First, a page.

A step-by-step process for clarifying your most important aspirations and then doing the work to make them happen

A person stands on a curvy arrow painted on the street.
A person stands on a curvy arrow painted on the street.
Image source: Mananya Kaewthawee

Nowadays, the phrase “follow your passion” is so overused it’s a cliche. Although great advice in principle, most people find it difficult, if not impossible, to follow, and it often does more harm than good.

If you’ve ever done even a little bit of research on goal setting you’ve almost certainly come across the SMART acronym which outlines the key components of a strong goal: specificity, measurability, achievability, relevance, and timeliness. Unless the goals you set meet these criteria, they remain an improbable dream, doomed to live out the rest of their time as a fantasy.

Herein lies the issue with trying to “follow your passion.” It’s too vague, too open-ended. There is no clear end goal you are trying to achieve. And because of this, it is an almost impossible task to accomplish. If you want to achieve something, you have to know exactly what success looks like, what it tastes like, sounds like, and feels like. You have to know exactly what you want to achieve and have a plan to get there. …

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The average CEO reads over fifty books a year. Hop onto youtube and you’ll find countless videos of self-help gurus passionately lecturing you about how reading every day changed their lives forever. Unfortunately, most of these successful entrepreneurs and visionaries only seem to promote non-fiction content.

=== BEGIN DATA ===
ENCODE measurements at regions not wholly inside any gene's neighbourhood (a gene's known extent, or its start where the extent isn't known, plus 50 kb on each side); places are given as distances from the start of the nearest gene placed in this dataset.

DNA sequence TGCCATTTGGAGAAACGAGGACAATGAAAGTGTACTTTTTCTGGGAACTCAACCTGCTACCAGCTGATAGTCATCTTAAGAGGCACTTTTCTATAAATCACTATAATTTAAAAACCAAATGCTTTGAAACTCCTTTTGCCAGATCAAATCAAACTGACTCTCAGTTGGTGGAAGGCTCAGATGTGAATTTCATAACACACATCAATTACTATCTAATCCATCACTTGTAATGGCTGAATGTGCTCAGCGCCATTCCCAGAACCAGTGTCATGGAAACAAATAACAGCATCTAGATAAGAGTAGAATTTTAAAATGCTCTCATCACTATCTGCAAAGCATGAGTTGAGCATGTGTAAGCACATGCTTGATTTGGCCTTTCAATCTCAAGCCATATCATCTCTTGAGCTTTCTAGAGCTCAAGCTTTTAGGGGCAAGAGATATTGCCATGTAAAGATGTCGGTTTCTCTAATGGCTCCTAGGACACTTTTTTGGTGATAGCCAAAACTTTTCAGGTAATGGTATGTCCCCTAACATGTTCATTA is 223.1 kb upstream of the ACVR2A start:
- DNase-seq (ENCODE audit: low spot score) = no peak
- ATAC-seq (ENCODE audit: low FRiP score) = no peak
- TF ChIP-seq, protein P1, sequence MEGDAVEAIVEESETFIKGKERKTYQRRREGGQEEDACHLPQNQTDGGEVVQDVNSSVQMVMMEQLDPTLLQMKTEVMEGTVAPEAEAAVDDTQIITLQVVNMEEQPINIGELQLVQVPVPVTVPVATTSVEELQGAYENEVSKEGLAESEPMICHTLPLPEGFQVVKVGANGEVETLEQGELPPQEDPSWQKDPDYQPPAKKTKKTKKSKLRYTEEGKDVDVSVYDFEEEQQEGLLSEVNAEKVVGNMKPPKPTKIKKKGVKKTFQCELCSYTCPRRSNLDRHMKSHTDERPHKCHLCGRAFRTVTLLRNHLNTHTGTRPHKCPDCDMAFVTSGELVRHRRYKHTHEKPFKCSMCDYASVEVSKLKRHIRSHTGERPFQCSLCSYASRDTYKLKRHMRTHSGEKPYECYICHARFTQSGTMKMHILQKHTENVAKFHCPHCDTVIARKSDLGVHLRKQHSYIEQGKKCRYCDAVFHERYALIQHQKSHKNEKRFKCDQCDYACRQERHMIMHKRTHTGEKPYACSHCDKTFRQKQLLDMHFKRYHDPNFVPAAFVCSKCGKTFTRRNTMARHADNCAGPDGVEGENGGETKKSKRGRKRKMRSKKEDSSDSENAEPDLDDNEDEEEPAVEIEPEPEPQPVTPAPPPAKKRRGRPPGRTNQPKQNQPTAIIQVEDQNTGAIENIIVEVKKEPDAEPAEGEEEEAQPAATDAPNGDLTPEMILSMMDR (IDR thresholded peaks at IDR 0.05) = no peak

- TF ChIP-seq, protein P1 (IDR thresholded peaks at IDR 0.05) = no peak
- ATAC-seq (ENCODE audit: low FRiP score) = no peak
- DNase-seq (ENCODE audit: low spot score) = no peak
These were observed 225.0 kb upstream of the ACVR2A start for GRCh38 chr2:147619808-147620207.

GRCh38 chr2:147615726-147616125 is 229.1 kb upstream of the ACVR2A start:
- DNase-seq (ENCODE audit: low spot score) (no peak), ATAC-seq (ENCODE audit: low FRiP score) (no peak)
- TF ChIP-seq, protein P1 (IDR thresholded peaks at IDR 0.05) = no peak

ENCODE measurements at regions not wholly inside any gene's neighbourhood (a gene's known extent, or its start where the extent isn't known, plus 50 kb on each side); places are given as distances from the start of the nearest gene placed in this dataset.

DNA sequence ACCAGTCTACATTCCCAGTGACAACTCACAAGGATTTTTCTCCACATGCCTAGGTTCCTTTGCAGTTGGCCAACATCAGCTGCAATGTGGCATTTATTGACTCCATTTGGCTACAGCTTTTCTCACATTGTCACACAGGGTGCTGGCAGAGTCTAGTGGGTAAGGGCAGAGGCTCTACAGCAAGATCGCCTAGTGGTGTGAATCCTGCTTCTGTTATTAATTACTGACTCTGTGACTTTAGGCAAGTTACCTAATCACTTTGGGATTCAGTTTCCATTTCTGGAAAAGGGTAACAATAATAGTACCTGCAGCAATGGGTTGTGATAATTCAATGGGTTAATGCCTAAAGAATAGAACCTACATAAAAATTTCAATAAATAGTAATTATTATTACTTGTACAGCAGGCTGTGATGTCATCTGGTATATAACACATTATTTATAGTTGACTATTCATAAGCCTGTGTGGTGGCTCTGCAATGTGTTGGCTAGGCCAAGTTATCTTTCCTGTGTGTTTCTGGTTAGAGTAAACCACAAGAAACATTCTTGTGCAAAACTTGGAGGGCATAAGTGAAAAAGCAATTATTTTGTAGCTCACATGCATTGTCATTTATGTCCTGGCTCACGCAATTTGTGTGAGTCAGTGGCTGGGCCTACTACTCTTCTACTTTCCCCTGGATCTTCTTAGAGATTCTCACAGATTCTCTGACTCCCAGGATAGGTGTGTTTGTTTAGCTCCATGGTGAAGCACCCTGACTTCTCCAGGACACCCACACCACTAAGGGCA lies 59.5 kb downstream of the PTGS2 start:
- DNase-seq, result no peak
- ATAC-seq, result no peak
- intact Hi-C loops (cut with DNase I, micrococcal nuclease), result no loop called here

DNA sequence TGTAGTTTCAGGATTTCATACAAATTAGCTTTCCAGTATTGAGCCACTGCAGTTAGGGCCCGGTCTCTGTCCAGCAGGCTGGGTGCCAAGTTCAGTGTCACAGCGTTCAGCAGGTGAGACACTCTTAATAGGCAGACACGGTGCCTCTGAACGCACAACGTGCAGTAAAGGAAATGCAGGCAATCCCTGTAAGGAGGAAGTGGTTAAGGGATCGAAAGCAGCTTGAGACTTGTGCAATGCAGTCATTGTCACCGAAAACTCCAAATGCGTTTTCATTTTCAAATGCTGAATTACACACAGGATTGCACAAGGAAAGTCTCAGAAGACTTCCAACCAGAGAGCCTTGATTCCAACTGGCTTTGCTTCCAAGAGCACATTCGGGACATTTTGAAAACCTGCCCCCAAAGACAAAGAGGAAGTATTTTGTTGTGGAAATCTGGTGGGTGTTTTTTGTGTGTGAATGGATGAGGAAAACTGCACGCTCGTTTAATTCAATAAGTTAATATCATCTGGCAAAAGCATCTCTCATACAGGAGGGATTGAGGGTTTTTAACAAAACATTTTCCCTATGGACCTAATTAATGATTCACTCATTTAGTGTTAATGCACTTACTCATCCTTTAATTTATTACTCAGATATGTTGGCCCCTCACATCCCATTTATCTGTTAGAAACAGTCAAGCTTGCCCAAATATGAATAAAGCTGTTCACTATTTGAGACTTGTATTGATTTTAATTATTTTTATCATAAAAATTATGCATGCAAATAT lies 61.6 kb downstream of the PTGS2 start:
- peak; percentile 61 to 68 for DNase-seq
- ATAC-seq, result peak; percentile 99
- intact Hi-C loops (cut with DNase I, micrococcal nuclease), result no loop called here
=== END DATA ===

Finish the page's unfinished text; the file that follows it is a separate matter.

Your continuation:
In 2019, Warren Buffet, CEO of Berkshire Hathaway and one of the richest people in the world, recommended 19 books: all non-fiction. Bill Gates recommended over 94 books in seven years, and only seven were fiction.

In a world that revolves around our careers and constantly getting ahead, non-fiction books are put on a pedestal, leaving their equally important partner, fiction, behind. …

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Focus and concentration are difficult skills to develop.

This is especially true given the current environment where we are constantly surrounded by a barrage of endless distractions. Given this, it makes sense that more and more people, particularly those with an interest in self-help, are looking for ways to rediscover the lost art of concentration.

Before we begin looking at how we can go about bulking our focus muscles, let’s first take a look at what attention is. For this, we will turn to philosopher and psychologist, William James:

“Everyone knows what attention is. It is taking possession of the mind, in clear and vivid form, of one out of what seems several simultaneously possible objects or trains of thought. Focalization, the concentration of consciousness are of its essence. It implies a withdrawal from some things in order to deal effectively with others.”


Aanika Dalal

Settlers of Catan, Popcorn, Books, Ice Cream... Check out my blog: